If you’re stuck or can’t find something on our website, don’t worry.
Here are some frequently asked questions that we’ve answered.
We aim to schedule your test as soon as possible, often this can be within 1 week of contacting us. However, this may be dependent on the size of your project, location and even the time of year.
A test should be completed once the external envelope is completed, sockets are fitted, and loft hatches are sealed. We advise testing just before any carpets or kitchen cabinets are fitted as this makes any remedial work easier.
If you do not achieve your result on the day. Further remedial work will be advised and a re-test will be offered for 50% of your original test price once the work has been completed.
We can complete sealing ourselves, however, we advise clients to complete or partially complete temporarily sealing beforehand to allow us more time to diagnose any problems and get you passed on the day! Extractor fans, trickle vents and open flue fires can all be sealed.
We typically spend up to 2 hours per test, the first hour allows for set up and an initial test. The second hours accounts for diagnosis of air leakage and running free on-site re-tests if the remedial work can be carried out in that time.
We offer a test before competition of the build, this allows for an early diagnosis and remedy of problems that are often near impossible to fix during the final test. Electricity must be available on site (excluding generators) and a temporary external envelope may need to be created dependent on the stage of your project.
It is possible to stay in the dwelling during the test, it should be noted the front entrance will blocked off for the duration of the test so you may be required to stay in for the full period of time the test takes if there is not a secondary exit.
Only new builds or large extensions need testing for building regulations. However, it is not uncommon for enquiries on existing builds where we can use the equipment to diagnose drafts for potential remedial work.
Your Air tightness target score is set by your SAP assessor, this is a value between 0-10 (m3/(m2.hr)@50Pa). The higher the target score, the easier it is to achieve.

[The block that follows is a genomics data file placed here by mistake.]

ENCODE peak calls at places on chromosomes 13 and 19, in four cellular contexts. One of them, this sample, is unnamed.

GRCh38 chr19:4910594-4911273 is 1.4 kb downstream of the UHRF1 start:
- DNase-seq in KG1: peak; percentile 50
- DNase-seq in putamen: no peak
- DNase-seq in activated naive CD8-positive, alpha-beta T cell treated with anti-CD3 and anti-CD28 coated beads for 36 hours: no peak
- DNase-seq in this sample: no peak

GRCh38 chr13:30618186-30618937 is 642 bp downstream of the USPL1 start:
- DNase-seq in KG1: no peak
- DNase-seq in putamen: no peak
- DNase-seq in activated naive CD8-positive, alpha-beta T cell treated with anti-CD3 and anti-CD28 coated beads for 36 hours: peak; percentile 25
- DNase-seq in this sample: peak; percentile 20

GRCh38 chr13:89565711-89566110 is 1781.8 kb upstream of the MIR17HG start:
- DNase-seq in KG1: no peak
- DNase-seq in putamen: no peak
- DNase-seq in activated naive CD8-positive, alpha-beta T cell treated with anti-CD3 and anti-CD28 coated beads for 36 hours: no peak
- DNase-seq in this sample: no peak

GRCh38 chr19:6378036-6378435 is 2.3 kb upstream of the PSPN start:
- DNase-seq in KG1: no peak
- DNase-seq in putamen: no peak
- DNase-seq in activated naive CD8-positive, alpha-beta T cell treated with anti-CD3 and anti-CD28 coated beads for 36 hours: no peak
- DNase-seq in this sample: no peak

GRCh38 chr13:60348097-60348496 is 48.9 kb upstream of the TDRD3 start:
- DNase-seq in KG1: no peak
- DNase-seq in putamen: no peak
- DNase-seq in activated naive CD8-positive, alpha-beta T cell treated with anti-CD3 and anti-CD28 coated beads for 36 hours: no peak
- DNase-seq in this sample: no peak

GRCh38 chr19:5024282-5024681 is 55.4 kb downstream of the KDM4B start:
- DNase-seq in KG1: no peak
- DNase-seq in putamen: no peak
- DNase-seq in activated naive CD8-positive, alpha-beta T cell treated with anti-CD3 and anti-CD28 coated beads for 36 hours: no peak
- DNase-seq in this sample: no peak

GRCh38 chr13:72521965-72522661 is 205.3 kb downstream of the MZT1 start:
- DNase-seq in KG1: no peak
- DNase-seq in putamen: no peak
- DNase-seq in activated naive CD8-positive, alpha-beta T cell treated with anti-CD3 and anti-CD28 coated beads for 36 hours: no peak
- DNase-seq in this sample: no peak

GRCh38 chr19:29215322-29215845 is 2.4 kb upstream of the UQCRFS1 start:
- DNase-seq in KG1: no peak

In the rare occasion It is possible to make your house too airtight, however, if the correct ventilation system is selected this ensures a steady flow of fresh air in the areas where it is needed the most such as bathrooms and kitchens.
SAP calculations should ideally be undertaken at the design stage. Sometimes changes in the original design of a building are needed to achieve a ‘pass’ and it is more cost effective and easier to make any alterations at this stage.
Once all the information is received, we can usually get your calculations to you within 72 hours
A set of scale plans with a completed SAP information checklist.
The design stage of the SAP’s is needed to produce an EPC in a new-build. As the information in the SAP’s is what produces the EPC. This should not be compared to an EPC in a existing build which follows a different procedure.
Once the design stage and as built stage of the SAP Assessment have been completed we can issue of the Energy Performance Certificate
The design stage of the SAP’s is part of the process to completing the as built stage and EPC. Without the work in this first process the EPC cannot be issued.
Part L1b of the Building regulations requires that areas of new glazing should not account for more than 25% of the new floor area. When this is the case, SAP’s are often needed to prove the energy efficiency of the build.
With the measurements of the test being so sensitive, it is advised to avoid any other work at the same time as this negatively affect your results. It is advised to suspended work for the duration of the testing which is approximately 2 hours
The external envelope should be completed with walls finished, sockets fitted and all doors and windows functional. Carpets and laminates should not be fitted as impact testing should take place on a bare floor.
Site testing is required under Part E for residential developments (new and change of use). It is required for residential separating (party) walls and floors, but not for internal walls and floors.
For a full set of tests, it usually takes up to 2 hours to complete.
Calculations should be completed once you know what products you desire but before they are fitted.
Often, ‘water consumption shall be no greater than 125 litres/person/day’ is used. However, this sometimes varies depending on building control and this should be checked before the completion of the calculations.
The most common ways for this are: reduced flow taps, showers and solutions where rainwater is harvested and reused.
Ventilation Testing refers to extractor fans that are found in toilets and kitchens. These are tested to see how much air they extract over a given time.
Part F of building regulations states all plots should be tested, however, this is not always enforced by building control.
Ventilation testing should be undertaken at the end of the build. Once your extractors are in, working and connected to duct runs. We will also need all windows and doors to be fitted and fully operational.
Research should be taken on which fans/units give the best performance. It is essential keep duct runs as short as possible, with as few twists and turns as possible.